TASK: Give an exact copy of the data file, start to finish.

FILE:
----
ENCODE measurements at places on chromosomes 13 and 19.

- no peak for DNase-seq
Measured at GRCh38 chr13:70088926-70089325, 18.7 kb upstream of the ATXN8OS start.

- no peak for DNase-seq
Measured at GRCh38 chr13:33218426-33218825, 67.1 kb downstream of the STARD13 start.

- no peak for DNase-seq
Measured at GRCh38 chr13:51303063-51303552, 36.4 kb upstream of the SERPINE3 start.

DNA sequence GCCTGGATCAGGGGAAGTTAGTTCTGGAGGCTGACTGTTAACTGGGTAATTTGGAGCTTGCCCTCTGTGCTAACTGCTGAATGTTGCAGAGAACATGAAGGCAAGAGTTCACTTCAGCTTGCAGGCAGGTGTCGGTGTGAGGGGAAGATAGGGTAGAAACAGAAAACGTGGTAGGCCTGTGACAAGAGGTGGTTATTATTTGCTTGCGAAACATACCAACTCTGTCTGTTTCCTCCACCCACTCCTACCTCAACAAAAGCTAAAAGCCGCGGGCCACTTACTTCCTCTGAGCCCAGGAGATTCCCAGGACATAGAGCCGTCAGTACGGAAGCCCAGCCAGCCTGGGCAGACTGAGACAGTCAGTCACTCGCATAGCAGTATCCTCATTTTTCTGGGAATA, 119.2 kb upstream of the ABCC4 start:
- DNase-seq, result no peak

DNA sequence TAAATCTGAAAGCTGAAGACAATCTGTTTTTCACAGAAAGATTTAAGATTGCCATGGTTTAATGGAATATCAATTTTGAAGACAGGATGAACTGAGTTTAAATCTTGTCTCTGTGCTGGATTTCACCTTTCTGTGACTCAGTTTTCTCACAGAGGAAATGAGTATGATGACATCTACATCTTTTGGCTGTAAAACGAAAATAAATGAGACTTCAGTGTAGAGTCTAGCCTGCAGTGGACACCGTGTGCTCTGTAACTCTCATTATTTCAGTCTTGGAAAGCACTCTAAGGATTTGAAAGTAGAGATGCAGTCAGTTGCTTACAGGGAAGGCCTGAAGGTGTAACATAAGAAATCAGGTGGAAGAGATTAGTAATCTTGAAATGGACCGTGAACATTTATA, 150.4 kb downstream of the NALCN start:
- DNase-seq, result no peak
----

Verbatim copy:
ENCODE measurements at places on chromosomes 13 and 19.

- no peak for DNase-seq
Measured at GRCh38 chr13:70088926-70089325, 18.7 kb upstream of the ATXN8OS start.

- no peak for DNase-seq
Measured at GRCh38 chr13:33218426-33218825, 67.1 kb downstream of the STARD13 start.

- no peak for DNase-seq
Measured at GRCh38 chr13:51303063-51303552, 36.4 kb upstream of the SERPINE3 start.

DNA sequence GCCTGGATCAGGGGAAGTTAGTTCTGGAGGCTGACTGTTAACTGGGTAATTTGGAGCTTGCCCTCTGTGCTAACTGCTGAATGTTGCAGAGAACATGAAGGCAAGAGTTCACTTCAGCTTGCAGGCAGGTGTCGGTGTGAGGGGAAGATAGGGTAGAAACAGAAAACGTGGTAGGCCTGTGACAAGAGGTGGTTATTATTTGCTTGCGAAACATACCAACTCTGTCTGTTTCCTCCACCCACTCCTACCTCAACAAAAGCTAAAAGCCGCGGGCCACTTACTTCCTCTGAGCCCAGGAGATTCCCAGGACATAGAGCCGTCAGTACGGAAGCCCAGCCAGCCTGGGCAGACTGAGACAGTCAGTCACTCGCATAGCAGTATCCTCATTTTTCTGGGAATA, 119.2 kb upstream of the ABCC4 start:
- DNase-seq, result no peak

DNA sequence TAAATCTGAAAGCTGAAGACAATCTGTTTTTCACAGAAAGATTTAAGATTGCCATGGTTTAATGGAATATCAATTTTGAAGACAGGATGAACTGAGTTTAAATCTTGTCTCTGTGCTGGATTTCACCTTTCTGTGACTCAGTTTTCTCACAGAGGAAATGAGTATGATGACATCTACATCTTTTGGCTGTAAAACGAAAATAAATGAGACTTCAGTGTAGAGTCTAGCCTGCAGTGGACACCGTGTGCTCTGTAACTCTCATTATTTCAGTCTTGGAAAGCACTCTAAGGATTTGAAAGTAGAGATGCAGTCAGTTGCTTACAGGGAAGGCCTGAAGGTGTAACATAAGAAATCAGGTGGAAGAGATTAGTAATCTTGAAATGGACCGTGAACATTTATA, 150.4 kb downstream of the NALCN start:
- DNase-seq, result no peak